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UMD medical student shares the limelight

The eyes of Chuck Branch welled up as he presented handmade gifts to his teachers and mentors Tuesday at the University of Minnesota Medical School Duluth campus.

The eyes of Chuck Branch welled up as he presented handmade gifts to his teachers and mentors Tuesday at the University of Minnesota Medical School Duluth campus.

Branch, nearing the end of his second year of medical school, was awarded an American Medical Association Foundation Minority Scholars award, and followed his American Indian culture by honoring others with a traditional feast and gifts on the same day. When a pile of gifts remained and students and staff were beckoned to choose one, many paused.

"For those of you who are hesitant, this is his way of thanking you," said Rick Smith, director of the American Indian Learning Resource Center at UMD.

Branch, who is Western Band Cherokee and Catawba Shawnee, said the concept is called a giveaway.

"In our culture we try not to put ourselves out above the rest of the community, and whenever we are honored or reach a goal ... we usually end up acknowledging those people that have supported us through trials and tribulations," he said.

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The Onigamising Singers drum group from Grant Language and Arts Magnet School, which Branch helps teach, performed songs. During the giveaway song, those with gifts were instructed to hold them up during the most powerful drumbeats.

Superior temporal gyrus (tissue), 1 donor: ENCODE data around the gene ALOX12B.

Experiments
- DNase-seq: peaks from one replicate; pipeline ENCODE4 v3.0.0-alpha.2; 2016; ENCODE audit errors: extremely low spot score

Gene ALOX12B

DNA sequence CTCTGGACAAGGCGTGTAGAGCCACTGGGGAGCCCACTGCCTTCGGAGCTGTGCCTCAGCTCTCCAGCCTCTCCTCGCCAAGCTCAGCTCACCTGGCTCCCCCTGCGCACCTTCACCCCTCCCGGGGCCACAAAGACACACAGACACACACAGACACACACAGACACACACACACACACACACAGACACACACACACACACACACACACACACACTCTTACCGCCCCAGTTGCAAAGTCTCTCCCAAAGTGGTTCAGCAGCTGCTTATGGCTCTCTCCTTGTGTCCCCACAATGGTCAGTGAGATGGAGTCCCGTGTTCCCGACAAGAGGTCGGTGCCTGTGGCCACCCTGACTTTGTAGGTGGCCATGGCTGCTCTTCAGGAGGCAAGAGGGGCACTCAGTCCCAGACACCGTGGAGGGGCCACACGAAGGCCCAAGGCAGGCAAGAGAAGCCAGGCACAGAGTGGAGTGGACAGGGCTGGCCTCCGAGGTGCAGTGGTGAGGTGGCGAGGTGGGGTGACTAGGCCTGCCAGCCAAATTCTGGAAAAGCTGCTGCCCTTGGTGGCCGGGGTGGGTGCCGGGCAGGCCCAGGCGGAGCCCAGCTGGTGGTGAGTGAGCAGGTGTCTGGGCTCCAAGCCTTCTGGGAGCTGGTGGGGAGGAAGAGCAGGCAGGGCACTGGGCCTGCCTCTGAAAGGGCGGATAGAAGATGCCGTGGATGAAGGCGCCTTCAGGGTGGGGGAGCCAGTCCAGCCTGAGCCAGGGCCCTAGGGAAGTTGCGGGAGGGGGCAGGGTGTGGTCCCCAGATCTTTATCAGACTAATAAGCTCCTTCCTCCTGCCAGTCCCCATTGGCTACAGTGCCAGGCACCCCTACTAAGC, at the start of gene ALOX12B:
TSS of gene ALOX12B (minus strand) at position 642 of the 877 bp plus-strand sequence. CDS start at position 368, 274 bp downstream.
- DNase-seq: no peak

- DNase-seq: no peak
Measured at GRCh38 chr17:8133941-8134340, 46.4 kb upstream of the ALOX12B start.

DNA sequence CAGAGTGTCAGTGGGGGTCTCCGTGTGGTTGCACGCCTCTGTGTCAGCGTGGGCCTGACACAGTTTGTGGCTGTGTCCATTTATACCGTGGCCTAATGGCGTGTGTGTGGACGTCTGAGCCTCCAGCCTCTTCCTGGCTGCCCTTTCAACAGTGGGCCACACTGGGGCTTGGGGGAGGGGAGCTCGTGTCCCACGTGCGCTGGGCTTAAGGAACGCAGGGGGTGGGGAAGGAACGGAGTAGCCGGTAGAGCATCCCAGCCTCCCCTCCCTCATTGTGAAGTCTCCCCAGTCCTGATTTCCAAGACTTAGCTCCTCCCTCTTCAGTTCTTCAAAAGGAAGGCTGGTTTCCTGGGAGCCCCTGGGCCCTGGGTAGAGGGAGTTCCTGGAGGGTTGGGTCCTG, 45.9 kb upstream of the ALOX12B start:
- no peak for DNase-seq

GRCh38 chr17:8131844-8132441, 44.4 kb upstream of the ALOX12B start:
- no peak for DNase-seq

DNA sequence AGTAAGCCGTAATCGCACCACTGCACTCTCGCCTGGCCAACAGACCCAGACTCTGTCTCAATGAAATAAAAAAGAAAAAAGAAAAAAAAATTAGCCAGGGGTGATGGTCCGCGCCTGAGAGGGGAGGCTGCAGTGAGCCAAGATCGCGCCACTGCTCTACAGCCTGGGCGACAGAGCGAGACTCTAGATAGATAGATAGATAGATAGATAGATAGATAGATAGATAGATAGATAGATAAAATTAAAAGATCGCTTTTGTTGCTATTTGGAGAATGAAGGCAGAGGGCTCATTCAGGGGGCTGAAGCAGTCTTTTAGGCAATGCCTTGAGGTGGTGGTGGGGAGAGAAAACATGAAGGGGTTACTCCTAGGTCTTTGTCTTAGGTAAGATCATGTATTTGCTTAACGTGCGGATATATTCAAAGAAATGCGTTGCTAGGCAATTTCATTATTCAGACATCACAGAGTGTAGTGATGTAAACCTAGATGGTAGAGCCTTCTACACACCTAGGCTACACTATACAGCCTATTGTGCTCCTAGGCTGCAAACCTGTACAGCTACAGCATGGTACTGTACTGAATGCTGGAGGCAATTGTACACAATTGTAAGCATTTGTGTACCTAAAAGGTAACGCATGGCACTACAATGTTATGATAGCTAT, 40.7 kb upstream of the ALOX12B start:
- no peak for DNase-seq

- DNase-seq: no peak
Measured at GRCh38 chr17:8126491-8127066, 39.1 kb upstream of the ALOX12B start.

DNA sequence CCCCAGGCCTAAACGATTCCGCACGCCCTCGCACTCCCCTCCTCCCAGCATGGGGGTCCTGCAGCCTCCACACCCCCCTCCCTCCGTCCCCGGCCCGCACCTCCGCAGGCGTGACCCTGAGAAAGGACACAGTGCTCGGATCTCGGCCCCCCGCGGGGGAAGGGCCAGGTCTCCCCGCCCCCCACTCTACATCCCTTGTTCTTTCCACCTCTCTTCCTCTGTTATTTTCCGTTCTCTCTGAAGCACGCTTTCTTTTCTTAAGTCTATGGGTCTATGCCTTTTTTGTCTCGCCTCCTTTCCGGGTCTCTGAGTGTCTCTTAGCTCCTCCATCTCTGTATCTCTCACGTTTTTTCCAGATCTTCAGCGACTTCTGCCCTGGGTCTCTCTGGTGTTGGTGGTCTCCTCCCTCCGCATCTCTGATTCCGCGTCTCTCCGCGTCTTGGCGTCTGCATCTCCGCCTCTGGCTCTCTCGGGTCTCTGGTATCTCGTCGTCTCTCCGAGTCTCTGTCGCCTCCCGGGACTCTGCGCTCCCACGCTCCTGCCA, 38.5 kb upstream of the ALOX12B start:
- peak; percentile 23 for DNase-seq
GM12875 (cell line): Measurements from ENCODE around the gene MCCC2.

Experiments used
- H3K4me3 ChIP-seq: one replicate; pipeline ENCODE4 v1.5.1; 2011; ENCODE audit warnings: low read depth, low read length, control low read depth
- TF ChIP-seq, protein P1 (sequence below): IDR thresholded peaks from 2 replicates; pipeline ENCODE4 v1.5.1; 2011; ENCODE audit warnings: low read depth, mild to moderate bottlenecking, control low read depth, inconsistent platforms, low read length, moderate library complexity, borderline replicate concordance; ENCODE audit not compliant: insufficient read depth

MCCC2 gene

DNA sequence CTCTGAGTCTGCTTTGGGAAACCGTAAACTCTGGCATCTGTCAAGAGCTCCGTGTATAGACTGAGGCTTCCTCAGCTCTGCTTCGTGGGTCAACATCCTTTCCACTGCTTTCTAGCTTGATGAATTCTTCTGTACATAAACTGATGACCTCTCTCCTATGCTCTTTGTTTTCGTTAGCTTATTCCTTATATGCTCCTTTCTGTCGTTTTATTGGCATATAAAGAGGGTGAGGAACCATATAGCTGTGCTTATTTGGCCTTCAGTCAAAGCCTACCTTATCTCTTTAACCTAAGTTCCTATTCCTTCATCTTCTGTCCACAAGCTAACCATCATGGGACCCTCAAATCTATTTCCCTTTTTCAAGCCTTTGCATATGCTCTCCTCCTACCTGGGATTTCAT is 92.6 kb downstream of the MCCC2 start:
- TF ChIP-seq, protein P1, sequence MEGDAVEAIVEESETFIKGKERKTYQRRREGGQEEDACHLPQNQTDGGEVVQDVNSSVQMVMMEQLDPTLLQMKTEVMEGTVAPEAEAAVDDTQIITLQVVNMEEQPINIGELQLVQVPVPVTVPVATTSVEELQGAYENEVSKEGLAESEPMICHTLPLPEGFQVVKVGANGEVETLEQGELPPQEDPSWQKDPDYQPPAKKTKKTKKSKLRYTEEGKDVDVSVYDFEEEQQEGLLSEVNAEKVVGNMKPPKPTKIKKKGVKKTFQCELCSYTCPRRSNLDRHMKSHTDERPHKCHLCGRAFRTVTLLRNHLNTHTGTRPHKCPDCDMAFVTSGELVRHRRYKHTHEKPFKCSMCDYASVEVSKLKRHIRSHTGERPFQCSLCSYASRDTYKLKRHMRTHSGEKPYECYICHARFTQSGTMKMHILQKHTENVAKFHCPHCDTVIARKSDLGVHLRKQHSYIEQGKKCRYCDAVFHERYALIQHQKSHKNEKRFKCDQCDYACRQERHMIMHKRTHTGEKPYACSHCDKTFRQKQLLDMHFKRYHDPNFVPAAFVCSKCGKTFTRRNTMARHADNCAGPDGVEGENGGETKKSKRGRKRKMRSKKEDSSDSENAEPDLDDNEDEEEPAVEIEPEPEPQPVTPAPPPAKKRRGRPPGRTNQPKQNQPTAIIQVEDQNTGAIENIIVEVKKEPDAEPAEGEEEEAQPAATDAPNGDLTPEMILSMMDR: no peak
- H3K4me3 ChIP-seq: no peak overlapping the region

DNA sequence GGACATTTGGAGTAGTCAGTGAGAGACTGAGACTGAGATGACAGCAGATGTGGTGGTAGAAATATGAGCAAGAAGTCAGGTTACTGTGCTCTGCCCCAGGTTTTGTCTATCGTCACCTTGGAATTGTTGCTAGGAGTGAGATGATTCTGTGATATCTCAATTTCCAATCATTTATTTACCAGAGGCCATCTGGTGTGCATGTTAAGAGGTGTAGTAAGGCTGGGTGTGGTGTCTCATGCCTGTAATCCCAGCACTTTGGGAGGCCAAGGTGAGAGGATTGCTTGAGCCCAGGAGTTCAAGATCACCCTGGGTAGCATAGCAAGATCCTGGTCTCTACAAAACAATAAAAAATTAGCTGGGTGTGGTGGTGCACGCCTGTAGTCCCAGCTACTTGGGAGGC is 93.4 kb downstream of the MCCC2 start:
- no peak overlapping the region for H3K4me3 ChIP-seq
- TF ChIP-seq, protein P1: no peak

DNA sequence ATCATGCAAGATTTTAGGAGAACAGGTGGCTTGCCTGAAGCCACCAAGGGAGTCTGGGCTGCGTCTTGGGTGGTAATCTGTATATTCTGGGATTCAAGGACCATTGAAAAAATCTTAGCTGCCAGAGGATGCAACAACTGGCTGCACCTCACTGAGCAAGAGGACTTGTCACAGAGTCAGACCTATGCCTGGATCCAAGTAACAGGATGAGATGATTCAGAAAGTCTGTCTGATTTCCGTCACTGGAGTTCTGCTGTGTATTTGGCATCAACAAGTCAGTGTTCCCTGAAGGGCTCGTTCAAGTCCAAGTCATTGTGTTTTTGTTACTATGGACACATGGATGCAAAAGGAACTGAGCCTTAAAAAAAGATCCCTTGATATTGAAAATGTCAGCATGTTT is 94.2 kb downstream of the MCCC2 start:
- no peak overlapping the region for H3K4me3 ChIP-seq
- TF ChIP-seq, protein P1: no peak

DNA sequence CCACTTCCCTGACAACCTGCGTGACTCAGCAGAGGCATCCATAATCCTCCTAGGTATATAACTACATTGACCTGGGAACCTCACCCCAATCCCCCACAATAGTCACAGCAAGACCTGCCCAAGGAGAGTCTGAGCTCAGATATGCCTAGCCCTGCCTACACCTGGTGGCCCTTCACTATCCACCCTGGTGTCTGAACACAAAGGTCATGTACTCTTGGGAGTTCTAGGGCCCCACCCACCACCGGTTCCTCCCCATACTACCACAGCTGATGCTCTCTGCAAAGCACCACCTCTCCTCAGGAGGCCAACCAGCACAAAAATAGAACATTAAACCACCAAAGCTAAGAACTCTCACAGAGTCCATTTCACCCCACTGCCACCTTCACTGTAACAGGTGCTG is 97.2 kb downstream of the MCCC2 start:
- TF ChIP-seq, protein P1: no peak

Branch, 37, is a nontraditional student with a wife, Shannon Wesley, who graduated from the medical school in 2005, and two young sons.

"Those require other duties and obligations, and trying to get through medical school is tough if you don't have any other obligations," Branch said. "So you need to prop yourself up on other people's shoulders a lot."

Branch is very giving of his time, said Dr. Joy Dorscher, director of the Center for American Indian and Minority Health at UMD.

"He's a traditional man and practices traditional ways," she said.

Branch is the first UMD student to receive the $10,000 scholarship. Eleven were awarded nationally in 2007, and Branch is the second American Indian student to receive one since it was established in 2004, said Dr. Lillian Repesh, associate dean of student affairs and admissions for the medical school at UMD.

"Chuck has a way of combining traditional medicine with Western medicine," she said. "He's compassionate ... and dedicated to his community inside and outside school. He has an incredible connection to his heritage."

Fewer than 1 percent of medical students are American Indian, but there is growth among American Indian students in the Duluth program. Students want to return to their communities to help, Repesh said.

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"Access to health care in Native American communities and rural areas; there is a great need to provide it," she said.

JANA HOLLINGSWORTH covers higher education. She can be reached at (218) 279-5501 or by e-mail at jhollingsworth@duluthnews.com .

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